When You Disagree With a Loved One About End-of-Life Choices

There has been a push in recent years for adults 18 and over to create an advance directive to tell their loved ones what type of care they would like to receive at the end of life. This advance planning is especially important for those who want to avoid unwanted and costly care when they reach their final days.

The conversation about end-of-life wishes is meant to inform friends and family so that they can make sure the patient receives the care they want. But what happens if you and your loved ones don’t share the same feelings and preferences for the last days of life? What if you have been asked to serve as a healthcare proxy for someone in your family but you find out that you don’t agree with that person’s choices?

As an example, Theresa had consented to serve as a proxy for her elderly aunt who had never married and had no children. But when she received a copy of her aunt’s advance directive Theresa was surprised to see that she indicated she wanted to be resuscitated if her heart stopped beating. Theresa didn’t feel that she could support that decision because of her aunt’s frailty and underlying health issues.

This can be a tricky situation as it was for Theresa, because we want to help our loved ones as much as possible when they reach the end of their lives, but we also have our own strongly-held beliefs and opinions. Here are some steps to take to help you negotiate this challenging situation:

Have a face-to-face conversation

In Theresa’s case she had received a copy of her aunt’s paperwork but had not talked about her wishes with her. It’s important to understand the deeper reasoning and emotions behind your loved one’s choices so take time to sit together and discuss these issues thoroughly. Invite other family members to be present as well so that you can all share the same information.

Utilize discussion tools

To facilitate your conversation you might want to bring along copies of the Starter Kit from The Conversation Project. This booklet asks pertinent questions about end-of-life issues and allows you to express your answers on a scale from 1 to 10. The nuances and complexities of choices become more apparent when the possible responses are more than just yes or no.

The Go Wish Game is another excellent tool for guiding conversations about these challenging issues. As you each discuss your own feelings about the questions in the game or starter kit you will begin to see where you share common ground and where you differ in your understanding.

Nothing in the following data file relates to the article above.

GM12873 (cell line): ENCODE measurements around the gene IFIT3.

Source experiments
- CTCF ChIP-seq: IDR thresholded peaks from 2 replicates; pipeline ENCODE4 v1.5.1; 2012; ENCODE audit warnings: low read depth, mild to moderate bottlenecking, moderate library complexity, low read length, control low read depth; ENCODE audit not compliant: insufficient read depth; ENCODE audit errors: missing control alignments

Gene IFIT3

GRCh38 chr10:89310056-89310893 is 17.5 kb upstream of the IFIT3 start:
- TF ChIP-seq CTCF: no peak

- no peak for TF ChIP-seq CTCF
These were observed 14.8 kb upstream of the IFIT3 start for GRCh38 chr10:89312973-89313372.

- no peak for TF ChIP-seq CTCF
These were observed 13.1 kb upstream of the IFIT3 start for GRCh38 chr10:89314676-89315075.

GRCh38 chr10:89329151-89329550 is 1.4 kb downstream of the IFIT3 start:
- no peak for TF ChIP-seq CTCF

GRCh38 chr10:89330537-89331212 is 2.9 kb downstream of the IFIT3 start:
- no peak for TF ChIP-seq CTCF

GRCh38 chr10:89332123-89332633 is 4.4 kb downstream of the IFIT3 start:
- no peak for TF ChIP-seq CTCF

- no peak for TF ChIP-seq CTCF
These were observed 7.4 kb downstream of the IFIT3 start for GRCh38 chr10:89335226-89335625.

Get more information

During your conversation you may discover that you and/or your loved one are lacking some of the factual information needed to make the best possible choices. In Theresa’s case her aunt didn’t really understand what resuscitation entails and based her decision on something she had once seen on television. You might arrange to watch a film together like Being Mortal on PBS, take a class in your community, or engage in an online presentation about advance care planning so that you can base your discussion on a shared fund of knowledge.

Express your concerns

Once you have a full understanding of your loved one’s preferences and the reasons behind them take time to explain your own concerns. Be honest if you still cannot support their choices and explore together the possibility that another person might be a better fit for healthcare proxy.

Revisit the discussion at a later date

Don’t try to reach consensus in a single conversation. Agree to meet again after taking time to process the ideas that were discussed. Over time you or your loved one may begin to see things differently and might find it easier to compromise than seemed to be true initially.

Know what love means to you

Throughout life there are many times when we disagree with a loved one, yet we manage to show love and support for them anyway. Examine whether or not you would ultimately be able to advocate for your loved one’s wishes even if you don’t share those wishes. Could you temporarily set aside your personal preferences in order to represent someone you love?

The answer to this question might make all the difference in the outcome of your discussion. Consider carefully what it means to love another person and how best to show that love. This is one of the most important issues that arises at the end of life—is it more loving to hold on to every moment of life or to let go peacefully when the time comes?

Ultimately each of us will say goodbye to those we love and hopefully we can find ways to offer our caring and support even when we don’t agree. The best hope for a peaceful farewell is to begin these very important conversations now and continue them over time.

Karen Wyatt

Dr. Karen Wyatt is a hospice and family physician who writes extensively on spirituality and medicine, especially at the end-of-life. She is the author of “The Tao of Death” and the award-winning book “What Really Matters: 7 Lessons for Living from the Stories of the Dying”. She is a frequent keynote speaker and radio show guest whose profound teachings have helped many find their way through the difficult times of life. Learn more about her work at www.karenwyattmd.com. Connect with Karen Wyatt at karenwyattmd.com, on Facebook and on Twitter .